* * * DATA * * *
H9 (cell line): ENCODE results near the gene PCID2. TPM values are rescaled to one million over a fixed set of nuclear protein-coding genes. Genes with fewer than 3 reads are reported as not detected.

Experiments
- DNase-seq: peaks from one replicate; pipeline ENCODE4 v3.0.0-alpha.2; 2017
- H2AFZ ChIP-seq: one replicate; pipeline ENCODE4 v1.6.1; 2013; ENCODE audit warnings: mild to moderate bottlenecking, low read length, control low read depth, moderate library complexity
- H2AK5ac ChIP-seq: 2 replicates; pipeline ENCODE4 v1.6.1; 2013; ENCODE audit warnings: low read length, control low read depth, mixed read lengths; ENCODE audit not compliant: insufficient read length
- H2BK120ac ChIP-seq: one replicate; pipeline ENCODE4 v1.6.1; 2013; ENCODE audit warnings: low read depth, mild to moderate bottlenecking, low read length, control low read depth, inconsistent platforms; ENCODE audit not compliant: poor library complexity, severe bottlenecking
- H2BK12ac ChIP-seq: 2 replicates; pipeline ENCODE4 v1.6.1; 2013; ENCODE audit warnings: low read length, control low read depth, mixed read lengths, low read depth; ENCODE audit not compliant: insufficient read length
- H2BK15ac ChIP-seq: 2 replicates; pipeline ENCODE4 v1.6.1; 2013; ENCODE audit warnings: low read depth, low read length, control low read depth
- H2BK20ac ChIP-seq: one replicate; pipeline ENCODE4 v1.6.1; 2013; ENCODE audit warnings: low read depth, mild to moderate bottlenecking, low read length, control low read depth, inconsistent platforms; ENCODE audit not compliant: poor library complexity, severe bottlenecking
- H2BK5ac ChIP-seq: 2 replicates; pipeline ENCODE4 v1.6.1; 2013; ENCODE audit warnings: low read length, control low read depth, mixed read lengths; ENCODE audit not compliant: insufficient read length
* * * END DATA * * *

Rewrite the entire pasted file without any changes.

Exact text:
H9 (cell line): ENCODE results near the gene PCID2. TPM values are rescaled to one million over a fixed set of nuclear protein-coding genes. Genes with fewer than 3 reads are reported as not detected.

Experiments
- DNase-seq: peaks from one replicate; pipeline ENCODE4 v3.0.0-alpha.2; 2017
- H2AFZ ChIP-seq: one replicate; pipeline ENCODE4 v1.6.1; 2013; ENCODE audit warnings: mild to moderate bottlenecking, low read length, control low read depth, moderate library complexity
- H2AK5ac ChIP-seq: 2 replicates; pipeline ENCODE4 v1.6.1; 2013; ENCODE audit warnings: low read length, control low read depth, mixed read lengths; ENCODE audit not compliant: insufficient read length
- H2BK120ac ChIP-seq: one replicate; pipeline ENCODE4 v1.6.1; 2013; ENCODE audit warnings: low read depth, mild to moderate bottlenecking, low read length, control low read depth, inconsistent platforms; ENCODE audit not compliant: poor library complexity, severe bottlenecking
- H2BK12ac ChIP-seq: 2 replicates; pipeline ENCODE4 v1.6.1; 2013; ENCODE audit warnings: low read length, control low read depth, mixed read lengths, low read depth; ENCODE audit not compliant: insufficient read length
- H2BK15ac ChIP-seq: 2 replicates; pipeline ENCODE4 v1.6.1; 2013; ENCODE audit warnings: low read depth, low read length, control low read depth
- H2BK20ac ChIP-seq: one replicate; pipeline ENCODE4 v1.6.1; 2013; ENCODE audit warnings: low read depth, mild to moderate bottlenecking, low read length, control low read depth, inconsistent platforms; ENCODE audit not compliant: poor library complexity, severe bottlenecking
- H2BK5ac ChIP-seq: 2 replicates; pipeline ENCODE4 v1.6.1; 2013; ENCODE audit warnings: low read length, control low read depth, mixed read lengths; ENCODE audit not compliant: insufficient read length